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Grooving the Brain

Golf  Sometimes I think that rote learning has gotten a bad rap.  One of the most useful skills I have is the ability to type, which I’ve been able to do since 9th grade.  Every single time I watch someone hunt and peck his way through a document I am grateful that I was forced to take typing to fill my schedule in high school (even if my guidance counselor told me to take it so I’d have “something to fall back on”).

I’m also grateful that someone insisted that I memorize my multiplication tables, a chore that many educators find, for some reason, too onerous a task to expect elementary children to tackle.  How onerous is it to have to add together five 9’s for the rest of your life? I wonder.

Then there’s the poetry I had to memorize that stays with me today.  Frost poems. Lines from Shakespeare.  The Gettysburg Address.  The beginning of the Declaration of Independence.  “Invictus.”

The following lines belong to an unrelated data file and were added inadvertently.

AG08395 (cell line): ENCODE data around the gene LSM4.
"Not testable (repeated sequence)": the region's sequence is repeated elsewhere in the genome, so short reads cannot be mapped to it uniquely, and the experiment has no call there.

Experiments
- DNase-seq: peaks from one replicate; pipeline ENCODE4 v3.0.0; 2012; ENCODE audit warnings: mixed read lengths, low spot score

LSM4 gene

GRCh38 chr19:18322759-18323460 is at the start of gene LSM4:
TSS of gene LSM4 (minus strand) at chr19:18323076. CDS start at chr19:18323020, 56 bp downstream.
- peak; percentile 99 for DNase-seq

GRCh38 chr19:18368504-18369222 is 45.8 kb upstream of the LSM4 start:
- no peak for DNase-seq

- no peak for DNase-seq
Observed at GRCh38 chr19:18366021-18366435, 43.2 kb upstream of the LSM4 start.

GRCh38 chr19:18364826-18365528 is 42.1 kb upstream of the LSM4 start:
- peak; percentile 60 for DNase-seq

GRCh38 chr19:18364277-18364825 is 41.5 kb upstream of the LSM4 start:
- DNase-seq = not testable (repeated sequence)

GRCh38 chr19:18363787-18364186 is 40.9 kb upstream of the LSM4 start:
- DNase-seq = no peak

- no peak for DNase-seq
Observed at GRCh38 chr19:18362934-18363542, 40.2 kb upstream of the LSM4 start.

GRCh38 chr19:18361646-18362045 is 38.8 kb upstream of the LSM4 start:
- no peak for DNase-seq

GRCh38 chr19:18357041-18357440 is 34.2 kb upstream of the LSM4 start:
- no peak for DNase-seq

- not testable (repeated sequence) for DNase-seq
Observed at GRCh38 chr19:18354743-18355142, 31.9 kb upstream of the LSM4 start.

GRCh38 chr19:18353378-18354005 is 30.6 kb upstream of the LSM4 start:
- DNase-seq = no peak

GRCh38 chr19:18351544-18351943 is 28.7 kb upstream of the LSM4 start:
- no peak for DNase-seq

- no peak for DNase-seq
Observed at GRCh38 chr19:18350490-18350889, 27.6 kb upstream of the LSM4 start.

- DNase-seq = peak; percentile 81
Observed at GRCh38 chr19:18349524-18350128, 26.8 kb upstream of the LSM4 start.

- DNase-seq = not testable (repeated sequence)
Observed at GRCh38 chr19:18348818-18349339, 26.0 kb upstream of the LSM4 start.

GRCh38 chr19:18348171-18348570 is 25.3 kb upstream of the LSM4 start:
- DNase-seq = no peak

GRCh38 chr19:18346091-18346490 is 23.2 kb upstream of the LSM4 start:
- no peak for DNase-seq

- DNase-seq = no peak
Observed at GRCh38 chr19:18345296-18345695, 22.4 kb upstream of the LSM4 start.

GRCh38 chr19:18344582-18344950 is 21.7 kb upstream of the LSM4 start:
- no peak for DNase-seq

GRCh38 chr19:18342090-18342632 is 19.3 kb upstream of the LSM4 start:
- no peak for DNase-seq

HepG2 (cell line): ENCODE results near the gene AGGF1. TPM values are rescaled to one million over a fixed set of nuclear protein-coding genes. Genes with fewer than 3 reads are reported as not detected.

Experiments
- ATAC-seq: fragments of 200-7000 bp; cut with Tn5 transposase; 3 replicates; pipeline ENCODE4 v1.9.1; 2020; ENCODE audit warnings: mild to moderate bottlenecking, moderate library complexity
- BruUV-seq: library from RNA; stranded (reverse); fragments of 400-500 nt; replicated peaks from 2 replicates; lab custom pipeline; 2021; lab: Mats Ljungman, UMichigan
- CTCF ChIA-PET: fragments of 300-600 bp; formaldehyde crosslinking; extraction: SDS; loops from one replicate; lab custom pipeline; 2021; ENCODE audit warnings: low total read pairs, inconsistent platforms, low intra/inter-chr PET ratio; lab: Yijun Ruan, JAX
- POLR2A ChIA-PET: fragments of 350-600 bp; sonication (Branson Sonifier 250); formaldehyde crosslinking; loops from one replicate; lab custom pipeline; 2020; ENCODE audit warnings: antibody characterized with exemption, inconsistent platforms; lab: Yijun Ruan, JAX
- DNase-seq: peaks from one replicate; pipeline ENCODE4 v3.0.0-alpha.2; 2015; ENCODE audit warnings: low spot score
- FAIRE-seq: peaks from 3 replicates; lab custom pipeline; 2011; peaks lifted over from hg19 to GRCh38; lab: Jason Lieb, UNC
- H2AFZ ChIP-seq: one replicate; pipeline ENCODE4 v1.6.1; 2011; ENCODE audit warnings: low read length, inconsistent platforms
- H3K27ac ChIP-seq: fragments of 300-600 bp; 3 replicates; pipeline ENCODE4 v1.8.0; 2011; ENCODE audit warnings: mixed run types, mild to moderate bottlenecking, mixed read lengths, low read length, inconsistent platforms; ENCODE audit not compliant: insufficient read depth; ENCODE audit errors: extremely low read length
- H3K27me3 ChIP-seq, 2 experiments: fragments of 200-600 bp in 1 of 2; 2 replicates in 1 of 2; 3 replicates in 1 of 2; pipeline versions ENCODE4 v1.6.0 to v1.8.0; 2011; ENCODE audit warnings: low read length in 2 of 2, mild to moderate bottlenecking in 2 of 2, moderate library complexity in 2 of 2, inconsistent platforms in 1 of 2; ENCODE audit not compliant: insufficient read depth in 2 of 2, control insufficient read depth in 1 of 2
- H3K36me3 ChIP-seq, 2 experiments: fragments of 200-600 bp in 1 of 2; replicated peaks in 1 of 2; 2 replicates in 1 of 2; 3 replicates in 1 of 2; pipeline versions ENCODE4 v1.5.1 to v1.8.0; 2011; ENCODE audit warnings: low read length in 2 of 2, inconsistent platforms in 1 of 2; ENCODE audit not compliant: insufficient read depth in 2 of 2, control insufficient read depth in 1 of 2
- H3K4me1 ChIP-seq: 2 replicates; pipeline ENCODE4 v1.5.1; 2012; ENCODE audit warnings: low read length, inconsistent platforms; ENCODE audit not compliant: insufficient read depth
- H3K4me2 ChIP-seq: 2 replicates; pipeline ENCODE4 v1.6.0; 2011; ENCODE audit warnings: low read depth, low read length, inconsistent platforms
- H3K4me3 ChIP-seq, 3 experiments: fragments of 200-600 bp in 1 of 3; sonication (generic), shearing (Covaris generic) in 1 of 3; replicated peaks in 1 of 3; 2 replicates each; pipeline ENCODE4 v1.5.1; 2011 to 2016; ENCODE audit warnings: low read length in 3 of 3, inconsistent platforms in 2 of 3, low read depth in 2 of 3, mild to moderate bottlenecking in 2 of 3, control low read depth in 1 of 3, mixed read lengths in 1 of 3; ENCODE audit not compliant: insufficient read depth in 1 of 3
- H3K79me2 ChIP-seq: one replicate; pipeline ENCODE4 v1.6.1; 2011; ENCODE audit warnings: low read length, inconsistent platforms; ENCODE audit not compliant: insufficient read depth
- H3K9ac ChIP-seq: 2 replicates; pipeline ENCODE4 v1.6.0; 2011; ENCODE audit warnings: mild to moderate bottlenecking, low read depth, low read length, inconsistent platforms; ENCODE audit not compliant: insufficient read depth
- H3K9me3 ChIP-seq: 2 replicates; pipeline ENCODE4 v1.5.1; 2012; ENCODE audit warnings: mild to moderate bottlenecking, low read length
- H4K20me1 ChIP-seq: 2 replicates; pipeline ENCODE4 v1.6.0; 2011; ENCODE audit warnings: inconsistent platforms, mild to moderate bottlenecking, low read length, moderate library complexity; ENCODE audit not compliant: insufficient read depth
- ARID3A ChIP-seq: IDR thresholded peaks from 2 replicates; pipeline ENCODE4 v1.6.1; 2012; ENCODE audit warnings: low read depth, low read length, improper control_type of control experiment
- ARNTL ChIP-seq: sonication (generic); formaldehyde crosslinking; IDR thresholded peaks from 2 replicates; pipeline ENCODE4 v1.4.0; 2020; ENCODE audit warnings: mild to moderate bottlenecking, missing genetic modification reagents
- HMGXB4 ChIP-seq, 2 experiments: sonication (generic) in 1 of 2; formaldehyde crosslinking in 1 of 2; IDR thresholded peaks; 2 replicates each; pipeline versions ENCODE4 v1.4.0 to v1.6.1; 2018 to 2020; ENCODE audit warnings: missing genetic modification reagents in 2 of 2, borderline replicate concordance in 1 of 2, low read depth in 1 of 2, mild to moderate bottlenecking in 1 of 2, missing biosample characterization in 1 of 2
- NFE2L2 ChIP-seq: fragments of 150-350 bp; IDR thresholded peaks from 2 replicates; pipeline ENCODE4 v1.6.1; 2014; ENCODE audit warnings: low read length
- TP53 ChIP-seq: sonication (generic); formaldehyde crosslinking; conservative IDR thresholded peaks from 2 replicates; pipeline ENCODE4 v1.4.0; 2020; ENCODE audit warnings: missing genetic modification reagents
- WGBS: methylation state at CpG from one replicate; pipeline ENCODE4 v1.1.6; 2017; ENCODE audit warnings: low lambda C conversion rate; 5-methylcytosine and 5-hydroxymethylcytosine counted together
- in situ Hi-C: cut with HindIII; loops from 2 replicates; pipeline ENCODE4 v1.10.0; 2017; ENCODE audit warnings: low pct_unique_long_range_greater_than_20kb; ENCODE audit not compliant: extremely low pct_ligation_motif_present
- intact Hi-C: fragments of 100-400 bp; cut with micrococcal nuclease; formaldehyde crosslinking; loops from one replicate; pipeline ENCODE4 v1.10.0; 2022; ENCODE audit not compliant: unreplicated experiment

Once on the golf course a man came up to us as we were waiting on the first tee and asked if he and his father could play with us for the first few holes.  His dad had Alzheimer’s, he said, but he still loved the game.  His father may not have remembered even his son’s name, but he remembered how to tee the ball, and his swing was grooved.  He played with us for a couple of holes, focused but silent.  “He was a great golfer,” his son said. 

Malcolm Gladwell in Outliers postulates a “10,000 hour rule.”  Talent, says Gladwell, is just the beginning of excellence.  The difference between good and great is 10,000 hours of practice.  The idea of endless practice to attain excellence is a concept currently out of favor in educational circles.  The few who embrace the idea today are athletes and artists. It’s another one of those educational false dichotomies:  either memorization OR making your own learning.

So yes, rote learning is repetitious, and yes, it’s mindless, and yes, it’s boring.  But it’s the solid foundation upon which you can build your house however you want.  Memorization of math facts or poetry or a famous speech or spelling words or punctuation rules is like having a little Kindle in your head. 




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Disclaimer: The opinions expressed in Practical Leadership are strictly those of the author and do not reflect the opinions or endorsement of Scholastic, Inc.